Thursday, January 21, 2016

Comic Shop Comics: January 20

Batgirl #47 (DC Comics) This issue of Batgirl, featuring guest-art by Eleonora Carlini and Moritat, gives us a pretty good idea of what the theoretical, much hoped-for (at least by me) new iteration of the Birds of Prey could look like.

Batgirl Barbara Gordon recruits Spoiler for help on an undercover infiltration of a Gotham Police precinct to find out how they managed to access information that only she should have had access too, and naturally Spoiler invites along her roommate Bluebird. Frankie, who starts to call herself a name that begins with an "O" again before switching to "Operator" running the op from behind-the-scenes, Oracle-style, these newer, younger, cooler Birds of Prey go on what will be their first mission.

If, indeed, DC decides to launch a new BOP featuring these four and grumpy Black Canary, as the cover of March's Batgirl #49 sure seems to be hinting at. Hey, this issue also introduces two more artists who would be perfect for the gig of drawing such a Batgirl spin-off book, Moritat and Carlini.

This was a perfectly delightful comic, showcasing what makes three of Gotham's female vigilantes appealing and different from one another, and, if I'm being honest here, was a nice counterpoint to all the testosterone-fueled bromance of the recent "Robin War" event and large chunks of Batman & Robin Eternal (like this week's issue, which is all about how Tim Drake and Jason Todd are suddenly brothers or whatever in the New 52 continuity).

Special props should go to colorist Serge LaPointe who, as my friend (and Stephanie Brown fan) pointed out, took care to make sure Spoiler and Batgirl each wore different shades of purple. And hey, Bluebird's got some purple on her too; this is one very purple super-team!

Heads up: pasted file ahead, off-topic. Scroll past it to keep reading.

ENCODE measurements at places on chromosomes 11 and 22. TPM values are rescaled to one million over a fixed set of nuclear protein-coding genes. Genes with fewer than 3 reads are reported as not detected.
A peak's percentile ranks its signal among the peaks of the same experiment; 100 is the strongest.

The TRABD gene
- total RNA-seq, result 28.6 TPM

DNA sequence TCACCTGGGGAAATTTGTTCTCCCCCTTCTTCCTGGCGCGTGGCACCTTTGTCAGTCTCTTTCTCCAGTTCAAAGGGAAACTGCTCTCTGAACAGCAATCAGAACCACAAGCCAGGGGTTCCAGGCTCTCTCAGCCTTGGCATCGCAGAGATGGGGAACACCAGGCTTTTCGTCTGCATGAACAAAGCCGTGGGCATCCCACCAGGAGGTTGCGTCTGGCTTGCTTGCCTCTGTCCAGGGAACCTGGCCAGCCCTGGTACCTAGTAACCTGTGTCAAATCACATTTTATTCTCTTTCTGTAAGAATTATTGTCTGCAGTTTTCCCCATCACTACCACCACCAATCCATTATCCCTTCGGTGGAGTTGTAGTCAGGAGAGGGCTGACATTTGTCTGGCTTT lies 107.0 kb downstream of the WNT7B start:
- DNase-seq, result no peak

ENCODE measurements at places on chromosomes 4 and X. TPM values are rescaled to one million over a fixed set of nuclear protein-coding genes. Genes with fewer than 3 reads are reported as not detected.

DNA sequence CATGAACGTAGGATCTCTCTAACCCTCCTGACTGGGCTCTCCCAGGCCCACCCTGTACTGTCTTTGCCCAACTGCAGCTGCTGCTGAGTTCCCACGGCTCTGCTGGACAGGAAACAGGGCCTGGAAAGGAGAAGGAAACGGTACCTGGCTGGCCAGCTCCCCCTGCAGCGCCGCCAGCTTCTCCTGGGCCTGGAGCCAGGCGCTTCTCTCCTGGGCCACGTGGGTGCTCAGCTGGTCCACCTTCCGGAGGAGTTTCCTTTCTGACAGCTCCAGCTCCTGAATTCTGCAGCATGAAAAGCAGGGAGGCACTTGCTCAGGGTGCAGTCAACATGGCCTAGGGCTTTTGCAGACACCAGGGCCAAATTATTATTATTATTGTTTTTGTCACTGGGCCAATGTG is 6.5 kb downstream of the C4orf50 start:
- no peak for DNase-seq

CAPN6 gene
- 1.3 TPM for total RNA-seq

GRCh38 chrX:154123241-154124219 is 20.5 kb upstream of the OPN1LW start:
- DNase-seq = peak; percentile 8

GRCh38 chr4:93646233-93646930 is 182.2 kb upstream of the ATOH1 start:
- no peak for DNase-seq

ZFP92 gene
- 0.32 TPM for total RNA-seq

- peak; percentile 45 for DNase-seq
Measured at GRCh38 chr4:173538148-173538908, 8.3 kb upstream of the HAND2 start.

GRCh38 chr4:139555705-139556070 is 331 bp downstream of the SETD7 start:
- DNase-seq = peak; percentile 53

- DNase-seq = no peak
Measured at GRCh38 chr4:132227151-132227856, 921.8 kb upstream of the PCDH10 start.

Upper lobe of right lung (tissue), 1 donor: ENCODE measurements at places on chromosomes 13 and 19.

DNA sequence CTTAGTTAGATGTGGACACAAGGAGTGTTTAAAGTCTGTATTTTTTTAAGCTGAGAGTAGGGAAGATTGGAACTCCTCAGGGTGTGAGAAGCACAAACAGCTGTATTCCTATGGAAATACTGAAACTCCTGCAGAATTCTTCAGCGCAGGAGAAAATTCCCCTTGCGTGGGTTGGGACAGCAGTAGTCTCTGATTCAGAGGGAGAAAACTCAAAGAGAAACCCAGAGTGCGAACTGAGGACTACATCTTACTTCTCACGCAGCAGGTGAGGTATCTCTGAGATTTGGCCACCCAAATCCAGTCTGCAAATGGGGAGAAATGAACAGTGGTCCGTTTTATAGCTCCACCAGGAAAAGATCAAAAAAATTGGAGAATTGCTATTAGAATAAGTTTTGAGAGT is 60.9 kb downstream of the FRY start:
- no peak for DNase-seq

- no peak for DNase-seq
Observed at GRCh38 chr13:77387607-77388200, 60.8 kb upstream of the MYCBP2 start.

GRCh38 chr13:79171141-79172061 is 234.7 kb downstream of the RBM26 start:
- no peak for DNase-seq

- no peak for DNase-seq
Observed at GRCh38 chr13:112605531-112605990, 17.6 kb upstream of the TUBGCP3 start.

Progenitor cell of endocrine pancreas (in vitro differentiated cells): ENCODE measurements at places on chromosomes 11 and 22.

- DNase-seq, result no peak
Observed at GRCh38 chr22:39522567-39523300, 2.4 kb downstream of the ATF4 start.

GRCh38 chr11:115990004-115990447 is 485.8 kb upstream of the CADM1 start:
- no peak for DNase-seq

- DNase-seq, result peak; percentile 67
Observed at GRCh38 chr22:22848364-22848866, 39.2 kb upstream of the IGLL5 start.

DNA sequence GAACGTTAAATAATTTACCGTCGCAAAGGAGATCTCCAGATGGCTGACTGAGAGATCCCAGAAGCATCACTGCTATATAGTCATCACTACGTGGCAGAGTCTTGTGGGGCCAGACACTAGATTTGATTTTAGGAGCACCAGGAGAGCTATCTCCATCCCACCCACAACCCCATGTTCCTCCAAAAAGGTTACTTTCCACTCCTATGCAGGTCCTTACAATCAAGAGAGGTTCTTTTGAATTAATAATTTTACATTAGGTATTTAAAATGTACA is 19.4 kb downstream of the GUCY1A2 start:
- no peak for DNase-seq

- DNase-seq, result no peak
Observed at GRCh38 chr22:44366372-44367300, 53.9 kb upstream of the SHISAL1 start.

Speaking of Bluebird, while both Carlini and Moritat drew here extremely well, it seems a shame that she's still wearing this nonsense:
Batgirl is a comic that, after all, got really good when they redesigned the title character's costume, and regular artist Babs Tarr gives everyone she draws really cool clothes. We really need to address this costume situation at some point, DC, and hey, maybe Cameron Stewart and Babs Tarr are just the folks to do it...

Batman & Robin Eternal #16 (DC) Remind me to never, ever complain about how dumb Jason Todd's various costumes are, because this issue ably demonstrates that, as terrible as they have all been, they could be much, much worse. That, for example, is what he wears in a chemically-induced dream/fantasy sequence where the adult Todd rescues his younger self from being beaten to death by The Joker.

The Red Hood/Red Robin/Azrael plot takes up most of this issue, with only a few pages devoted to the "several years ago" plot-line, and it's particularly poorly drawn this issue (by Andrea Mutti, Roger Robinson and Goran Sudzuka), with very basic, panel-to-panel continuity falling apart. Like, in one panel, Todd holds a crowbar in his right hand, in the next it's gone and he's holding the Joker's throat with his right hand, and then in the next the crowbar is back. Stuff like that.

Lumberjanes #22 (Boom Studios) The werewolf vs. selkies plot turns out to not be as simple as it originally seemed, which is cool, because I kinda like both sides of the conflict, and didn't want to believe either of them were truly in the wrong. Meanwhile, the Bear Witch, Molly and Ripley investigate The Other Place, which seems to hold the key to why the woods around the camp are so weird and, perhaps, just what is really going on in the shape-changer conflict. It took a little getting used to, but I'm really enjoying Carey Pietsch's take on the characters, and her art in general, now.